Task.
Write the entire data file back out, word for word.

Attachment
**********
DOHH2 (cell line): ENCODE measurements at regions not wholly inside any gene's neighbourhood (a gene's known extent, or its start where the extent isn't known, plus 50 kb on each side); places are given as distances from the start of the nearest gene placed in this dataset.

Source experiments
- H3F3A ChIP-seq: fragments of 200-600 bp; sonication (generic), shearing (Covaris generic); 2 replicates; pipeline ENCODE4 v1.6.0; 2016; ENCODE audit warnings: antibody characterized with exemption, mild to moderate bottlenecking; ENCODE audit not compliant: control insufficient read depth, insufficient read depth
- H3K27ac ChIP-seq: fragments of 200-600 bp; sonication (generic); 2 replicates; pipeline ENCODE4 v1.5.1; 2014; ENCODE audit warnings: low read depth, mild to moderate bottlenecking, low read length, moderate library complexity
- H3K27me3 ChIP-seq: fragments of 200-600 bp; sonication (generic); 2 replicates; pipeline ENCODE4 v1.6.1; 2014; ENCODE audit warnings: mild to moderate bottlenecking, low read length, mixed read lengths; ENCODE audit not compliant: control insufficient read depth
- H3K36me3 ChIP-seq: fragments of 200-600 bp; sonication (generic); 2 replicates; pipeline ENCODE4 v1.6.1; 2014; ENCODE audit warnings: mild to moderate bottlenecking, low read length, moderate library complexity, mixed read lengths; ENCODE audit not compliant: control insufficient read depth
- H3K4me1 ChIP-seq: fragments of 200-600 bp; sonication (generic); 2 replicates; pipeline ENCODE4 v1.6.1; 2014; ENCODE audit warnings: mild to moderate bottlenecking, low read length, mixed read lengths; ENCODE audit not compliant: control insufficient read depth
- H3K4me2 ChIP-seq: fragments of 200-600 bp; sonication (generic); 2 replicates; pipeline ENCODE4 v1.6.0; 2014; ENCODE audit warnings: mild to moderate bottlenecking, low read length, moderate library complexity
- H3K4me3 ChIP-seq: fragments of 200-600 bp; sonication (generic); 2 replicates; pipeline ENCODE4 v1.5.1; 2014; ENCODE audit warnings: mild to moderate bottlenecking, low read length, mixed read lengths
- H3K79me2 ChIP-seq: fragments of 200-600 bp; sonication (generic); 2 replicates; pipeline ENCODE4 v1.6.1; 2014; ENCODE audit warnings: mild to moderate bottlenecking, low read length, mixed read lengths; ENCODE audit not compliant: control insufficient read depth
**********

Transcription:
DOHH2 (cell line): ENCODE measurements at regions not wholly inside any gene's neighbourhood (a gene's known extent, or its start where the extent isn't known, plus 50 kb on each side); places are given as distances from the start of the nearest gene placed in this dataset.

Source experiments
- H3F3A ChIP-seq: fragments of 200-600 bp; sonication (generic), shearing (Covaris generic); 2 replicates; pipeline ENCODE4 v1.6.0; 2016; ENCODE audit warnings: antibody characterized with exemption, mild to moderate bottlenecking; ENCODE audit not compliant: control insufficient read depth, insufficient read depth
- H3K27ac ChIP-seq: fragments of 200-600 bp; sonication (generic); 2 replicates; pipeline ENCODE4 v1.5.1; 2014; ENCODE audit warnings: low read depth, mild to moderate bottlenecking, low read length, moderate library complexity
- H3K27me3 ChIP-seq: fragments of 200-600 bp; sonication (generic); 2 replicates; pipeline ENCODE4 v1.6.1; 2014; ENCODE audit warnings: mild to moderate bottlenecking, low read length, mixed read lengths; ENCODE audit not compliant: control insufficient read depth
- H3K36me3 ChIP-seq: fragments of 200-600 bp; sonication (generic); 2 replicates; pipeline ENCODE4 v1.6.1; 2014; ENCODE audit warnings: mild to moderate bottlenecking, low read length, moderate library complexity, mixed read lengths; ENCODE audit not compliant: control insufficient read depth
- H3K4me1 ChIP-seq: fragments of 200-600 bp; sonication (generic); 2 replicates; pipeline ENCODE4 v1.6.1; 2014; ENCODE audit warnings: mild to moderate bottlenecking, low read length, mixed read lengths; ENCODE audit not compliant: control insufficient read depth
- H3K4me2 ChIP-seq: fragments of 200-600 bp; sonication (generic); 2 replicates; pipeline ENCODE4 v1.6.0; 2014; ENCODE audit warnings: mild to moderate bottlenecking, low read length, moderate library complexity
- H3K4me3 ChIP-seq: fragments of 200-600 bp; sonication (generic); 2 replicates; pipeline ENCODE4 v1.5.1; 2014; ENCODE audit warnings: mild to moderate bottlenecking, low read length, mixed read lengths
- H3K79me2 ChIP-seq: fragments of 200-600 bp; sonication (generic); 2 replicates; pipeline ENCODE4 v1.6.1; 2014; ENCODE audit warnings: mild to moderate bottlenecking, low read length, mixed read lengths; ENCODE audit not compliant: control insufficient read depth